Inicio NOTICIAS Summary of Editorials from the Hebrew Press – June 21st, 2012

Summary of Editorials from the Hebrew Press – June 21st, 2012

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Four papers discuss various issues regarding State Comptroller Micha Lindenstrauss\’ report on the December 2010 Carmel wildfire:
Haaretz states: “When the relative significance of the various levels of responsibility are considered together, it seems [Minister of the Interior Eli] Yishai bears the greatest responsibility.” The editor calls upon Yishai to resign, and asserts that if he does not do so, PM Netanyahu must take the portfolio away from him. The editor concludes: “If Netanyahu lets Yishai stay on at Interior, the word ‘responsibility’ means nothing.”
Yediot Aharonot says: "Whoever really wants to learn the lessons and take steps to change the situation, as opposed to going headhunting, can see from the report that the firefighting situation today is also catastrophic and that the same deficiency that has gone on for years is still continuing." The author suggests that "Within a few days, the report will be tossed into the great trash bin of State Comptroller\’s reports. The only place in which the report will be mentioned will be in the report on the next disaster, when the next State Comptroller asks why the conclusions of this report were not implemented. Will Netanyahu, Stenitz and Yishai be hurt by the report? Oh come on, really. When was the last time a minister here was hurt by a major screw-up?"
Ma\’ariv believes that "Yesterday, the last nail was hammered into the coffin of the value of ministerial responsibility." The author avers that "Lindenstrauss rolled the responsibility for determining the futures of Eli Yishai and Yuval Steinitz onto the Knesset and the public, and thereby sought to spark public protest and a political struggle," but adds: "None of these things will happen," given "the lack of a significant opposition," in the Knesset and "the indifference…of the many social protest movements that have sprung up in the past year." The paper asserts that "The State Comptroller bears responsibility for the fact that this important and severe report is destined to disappear from the public agenda within days. Instead of restraining himself and refraining from a steady stream of leaks about the report\’s findings and conclusions throughout recent months, he should have held his cards close to his chest and there! by strengthened the impact of the findings. The Comptroller\’s conclusions have been kown to all for some time and their publication yesterday contained little that was new." The author concludes: "There will be no taking of responsibility here, even indirectly, no dismissals and no resignations, and we will be left with the all too familiar odor of the flight from responsibility."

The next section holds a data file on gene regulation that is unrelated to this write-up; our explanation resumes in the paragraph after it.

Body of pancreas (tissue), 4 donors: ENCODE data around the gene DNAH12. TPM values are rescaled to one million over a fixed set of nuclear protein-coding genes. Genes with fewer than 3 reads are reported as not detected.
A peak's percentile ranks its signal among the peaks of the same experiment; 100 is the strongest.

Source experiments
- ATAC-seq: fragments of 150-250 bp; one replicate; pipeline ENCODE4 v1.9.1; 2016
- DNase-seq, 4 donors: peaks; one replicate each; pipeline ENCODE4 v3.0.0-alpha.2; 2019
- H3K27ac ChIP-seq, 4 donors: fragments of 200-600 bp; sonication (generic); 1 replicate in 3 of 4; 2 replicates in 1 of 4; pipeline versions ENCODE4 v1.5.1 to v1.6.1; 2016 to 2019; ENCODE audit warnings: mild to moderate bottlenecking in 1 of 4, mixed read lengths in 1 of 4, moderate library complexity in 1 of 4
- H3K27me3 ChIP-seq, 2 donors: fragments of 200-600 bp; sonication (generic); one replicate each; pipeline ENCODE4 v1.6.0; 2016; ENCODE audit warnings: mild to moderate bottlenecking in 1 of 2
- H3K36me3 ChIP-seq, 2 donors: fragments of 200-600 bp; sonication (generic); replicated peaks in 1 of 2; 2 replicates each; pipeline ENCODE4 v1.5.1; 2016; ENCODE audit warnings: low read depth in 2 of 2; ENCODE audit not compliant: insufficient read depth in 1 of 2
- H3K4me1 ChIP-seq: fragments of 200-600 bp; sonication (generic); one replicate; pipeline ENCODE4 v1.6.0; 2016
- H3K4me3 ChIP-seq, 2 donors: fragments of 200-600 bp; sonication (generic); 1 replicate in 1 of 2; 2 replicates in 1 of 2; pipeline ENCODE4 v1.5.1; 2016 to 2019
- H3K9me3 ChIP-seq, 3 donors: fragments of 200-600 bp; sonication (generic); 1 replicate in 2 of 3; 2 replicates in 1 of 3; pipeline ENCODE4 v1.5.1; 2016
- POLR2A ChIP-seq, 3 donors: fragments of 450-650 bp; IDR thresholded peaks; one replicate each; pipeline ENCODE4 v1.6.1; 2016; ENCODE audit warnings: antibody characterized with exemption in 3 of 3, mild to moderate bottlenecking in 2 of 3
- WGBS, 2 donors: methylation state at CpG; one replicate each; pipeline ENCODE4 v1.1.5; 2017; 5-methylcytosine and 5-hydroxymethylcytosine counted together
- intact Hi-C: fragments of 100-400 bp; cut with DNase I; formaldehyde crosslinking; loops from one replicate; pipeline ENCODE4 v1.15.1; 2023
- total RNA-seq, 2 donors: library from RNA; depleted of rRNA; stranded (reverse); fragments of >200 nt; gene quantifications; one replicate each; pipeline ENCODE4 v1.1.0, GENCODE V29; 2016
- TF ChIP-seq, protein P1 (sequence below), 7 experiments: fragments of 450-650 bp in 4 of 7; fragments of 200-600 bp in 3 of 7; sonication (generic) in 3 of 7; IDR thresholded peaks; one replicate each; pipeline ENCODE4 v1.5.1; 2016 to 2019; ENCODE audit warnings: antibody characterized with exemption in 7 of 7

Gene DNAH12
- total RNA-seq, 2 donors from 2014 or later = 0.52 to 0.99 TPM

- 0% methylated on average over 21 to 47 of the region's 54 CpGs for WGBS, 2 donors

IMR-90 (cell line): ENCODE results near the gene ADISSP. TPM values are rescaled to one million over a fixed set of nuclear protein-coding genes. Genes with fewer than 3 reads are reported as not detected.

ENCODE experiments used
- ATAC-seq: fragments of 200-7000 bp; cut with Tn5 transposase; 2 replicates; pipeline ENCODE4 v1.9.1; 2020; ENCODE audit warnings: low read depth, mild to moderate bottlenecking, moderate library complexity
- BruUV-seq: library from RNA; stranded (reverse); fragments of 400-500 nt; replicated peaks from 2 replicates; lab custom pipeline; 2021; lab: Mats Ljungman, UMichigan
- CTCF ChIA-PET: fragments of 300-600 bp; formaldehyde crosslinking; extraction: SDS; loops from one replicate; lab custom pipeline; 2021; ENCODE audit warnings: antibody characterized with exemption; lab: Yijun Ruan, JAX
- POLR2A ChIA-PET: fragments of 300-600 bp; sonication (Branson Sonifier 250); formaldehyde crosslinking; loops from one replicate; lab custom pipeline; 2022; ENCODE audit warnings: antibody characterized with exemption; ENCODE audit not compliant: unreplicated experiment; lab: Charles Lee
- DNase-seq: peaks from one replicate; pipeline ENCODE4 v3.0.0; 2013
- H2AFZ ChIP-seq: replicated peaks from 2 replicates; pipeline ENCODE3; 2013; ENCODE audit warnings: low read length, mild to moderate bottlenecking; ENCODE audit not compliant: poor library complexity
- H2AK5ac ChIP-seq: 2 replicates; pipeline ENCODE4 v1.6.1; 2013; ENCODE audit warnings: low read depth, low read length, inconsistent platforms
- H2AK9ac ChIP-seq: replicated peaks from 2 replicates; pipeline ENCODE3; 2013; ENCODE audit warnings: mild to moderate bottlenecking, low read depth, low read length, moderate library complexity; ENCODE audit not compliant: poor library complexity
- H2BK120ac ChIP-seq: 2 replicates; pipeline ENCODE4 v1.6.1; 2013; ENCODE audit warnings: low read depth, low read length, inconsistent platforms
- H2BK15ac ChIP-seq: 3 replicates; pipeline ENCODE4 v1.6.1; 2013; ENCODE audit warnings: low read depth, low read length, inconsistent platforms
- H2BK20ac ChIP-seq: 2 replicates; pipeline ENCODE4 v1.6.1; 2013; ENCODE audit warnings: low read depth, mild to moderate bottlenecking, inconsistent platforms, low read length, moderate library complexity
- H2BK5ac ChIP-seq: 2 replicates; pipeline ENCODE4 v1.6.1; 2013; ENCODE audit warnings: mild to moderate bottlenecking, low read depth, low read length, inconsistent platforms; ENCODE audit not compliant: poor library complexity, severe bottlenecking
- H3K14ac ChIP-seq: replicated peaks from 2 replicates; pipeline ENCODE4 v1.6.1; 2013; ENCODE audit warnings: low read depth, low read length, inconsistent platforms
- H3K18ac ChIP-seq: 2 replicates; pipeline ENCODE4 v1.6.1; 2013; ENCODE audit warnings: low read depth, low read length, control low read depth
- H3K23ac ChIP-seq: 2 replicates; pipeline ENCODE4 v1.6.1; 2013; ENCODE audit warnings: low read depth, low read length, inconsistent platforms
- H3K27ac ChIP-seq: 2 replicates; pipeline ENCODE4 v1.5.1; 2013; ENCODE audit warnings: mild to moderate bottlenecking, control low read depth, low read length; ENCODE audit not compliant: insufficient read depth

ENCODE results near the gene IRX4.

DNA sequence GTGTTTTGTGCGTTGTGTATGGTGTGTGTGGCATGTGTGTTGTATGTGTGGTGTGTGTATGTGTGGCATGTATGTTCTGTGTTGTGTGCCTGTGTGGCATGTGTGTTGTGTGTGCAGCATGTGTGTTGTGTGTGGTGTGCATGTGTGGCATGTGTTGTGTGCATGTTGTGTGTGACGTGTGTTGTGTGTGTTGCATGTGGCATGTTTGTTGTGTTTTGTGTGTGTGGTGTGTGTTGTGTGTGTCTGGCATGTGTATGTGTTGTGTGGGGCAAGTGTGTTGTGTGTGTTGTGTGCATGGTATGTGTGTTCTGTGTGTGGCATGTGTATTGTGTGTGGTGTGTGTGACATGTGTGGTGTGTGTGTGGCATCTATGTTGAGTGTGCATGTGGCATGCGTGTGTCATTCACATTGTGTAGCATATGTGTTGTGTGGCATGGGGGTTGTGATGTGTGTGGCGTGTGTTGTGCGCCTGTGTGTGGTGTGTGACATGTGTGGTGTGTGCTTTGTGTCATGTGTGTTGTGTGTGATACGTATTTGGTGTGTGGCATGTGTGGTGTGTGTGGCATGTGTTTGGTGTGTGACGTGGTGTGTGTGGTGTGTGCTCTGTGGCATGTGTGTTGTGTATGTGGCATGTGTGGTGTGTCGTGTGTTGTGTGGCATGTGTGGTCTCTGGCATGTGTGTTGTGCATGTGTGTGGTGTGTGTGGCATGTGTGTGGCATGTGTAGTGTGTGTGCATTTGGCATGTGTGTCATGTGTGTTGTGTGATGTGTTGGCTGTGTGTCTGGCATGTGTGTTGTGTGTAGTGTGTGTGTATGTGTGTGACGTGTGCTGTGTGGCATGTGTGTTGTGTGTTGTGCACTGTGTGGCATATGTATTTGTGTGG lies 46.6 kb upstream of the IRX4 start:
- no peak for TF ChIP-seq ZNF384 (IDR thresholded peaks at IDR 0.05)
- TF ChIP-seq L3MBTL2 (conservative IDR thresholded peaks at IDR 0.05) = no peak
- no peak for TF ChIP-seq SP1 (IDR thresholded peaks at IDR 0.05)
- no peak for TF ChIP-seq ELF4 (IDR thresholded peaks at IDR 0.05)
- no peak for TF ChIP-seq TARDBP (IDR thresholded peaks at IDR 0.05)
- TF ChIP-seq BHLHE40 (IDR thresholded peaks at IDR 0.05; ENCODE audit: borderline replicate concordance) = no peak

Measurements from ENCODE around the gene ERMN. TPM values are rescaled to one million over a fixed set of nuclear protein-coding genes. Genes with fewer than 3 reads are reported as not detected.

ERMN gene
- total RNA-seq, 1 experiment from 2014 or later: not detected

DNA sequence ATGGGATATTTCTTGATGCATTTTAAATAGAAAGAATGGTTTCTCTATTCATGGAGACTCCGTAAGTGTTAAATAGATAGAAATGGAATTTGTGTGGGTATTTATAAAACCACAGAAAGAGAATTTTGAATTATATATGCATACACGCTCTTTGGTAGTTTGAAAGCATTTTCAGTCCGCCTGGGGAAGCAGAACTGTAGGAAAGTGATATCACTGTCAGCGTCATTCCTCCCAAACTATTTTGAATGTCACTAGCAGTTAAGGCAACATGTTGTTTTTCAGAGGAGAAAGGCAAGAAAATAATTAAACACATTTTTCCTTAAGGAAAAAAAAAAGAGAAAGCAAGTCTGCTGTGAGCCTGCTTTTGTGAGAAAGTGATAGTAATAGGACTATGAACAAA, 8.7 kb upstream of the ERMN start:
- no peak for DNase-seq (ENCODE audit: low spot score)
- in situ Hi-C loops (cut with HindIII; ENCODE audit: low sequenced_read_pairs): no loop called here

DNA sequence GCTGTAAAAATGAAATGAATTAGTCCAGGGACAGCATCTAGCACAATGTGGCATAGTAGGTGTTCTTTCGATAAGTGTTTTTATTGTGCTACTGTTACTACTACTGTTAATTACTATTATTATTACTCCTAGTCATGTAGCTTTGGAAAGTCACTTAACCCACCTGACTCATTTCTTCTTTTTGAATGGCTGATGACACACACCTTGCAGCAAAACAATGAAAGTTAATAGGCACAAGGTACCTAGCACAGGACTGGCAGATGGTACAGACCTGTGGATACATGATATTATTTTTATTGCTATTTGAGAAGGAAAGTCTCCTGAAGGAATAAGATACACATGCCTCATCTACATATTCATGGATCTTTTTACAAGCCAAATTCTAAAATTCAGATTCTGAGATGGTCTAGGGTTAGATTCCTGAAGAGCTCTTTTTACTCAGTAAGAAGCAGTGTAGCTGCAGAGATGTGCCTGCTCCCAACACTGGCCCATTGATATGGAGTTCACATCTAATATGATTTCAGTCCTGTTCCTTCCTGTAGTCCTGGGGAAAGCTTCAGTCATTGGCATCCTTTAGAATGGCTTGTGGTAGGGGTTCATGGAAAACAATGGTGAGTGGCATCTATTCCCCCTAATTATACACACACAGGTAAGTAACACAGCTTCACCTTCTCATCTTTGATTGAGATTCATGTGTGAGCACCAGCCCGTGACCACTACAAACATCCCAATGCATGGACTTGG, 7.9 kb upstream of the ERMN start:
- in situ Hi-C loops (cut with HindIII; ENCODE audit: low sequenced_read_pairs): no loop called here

Yisrael Hayom notes that the vast majority of the prisoners at Damon Prison, in the rescue of whom 44 Prison Service cadets and officers and Israel Police personnel died, were Palestinians. The author, a former Prison Service officer, notes that "While their identity was not a factor vis-à-vis the need to rescue them, it is easy to imagine what the world\’s reaction would have been if Palestinian prisoners had died while under the care and responsibility of the State of Israel. The best of our people – Jews, Druze and Muslims – were involved in the rescue. To our horror, 44 paid with their lives."

The Jerusalem Post rejects the predisposition of Palestinian Authority officials, from Mahmoud Abbas down, to immediately and with willful disregard of the facts denounce any action by an Israeli as a crime, while “ascribing malevolent involvement to the Israeli government and army in the process.” Citing as an example last week’s Palestinian attack on an Israeli truck driver who was lured into an ambush near Hebron, and the truck driver\’s resistance that left two of his attackers dead, the editor states: “Without a second thought, Abbas’s knee-jerk inclination was to identify the Israeli shooter as a settler, thereby casting aspersions on all so-called settlers and giving increased legitimacy to violence against them.” The editor opines that “Anyone who genuinely desires peace must ponder hard whether unbridled, cynical incitement is at all compatible with lip-service to coexistence,” and asks: “Can a credible peace moment! um materialize from such callous manipulations of information?”

[Sima Kadmon, Mazal Muallem and Eyal Gover wrote today’s articles in Yediot Aharonot, Ma\’ariv and Yisrael Hayom, respectively.]

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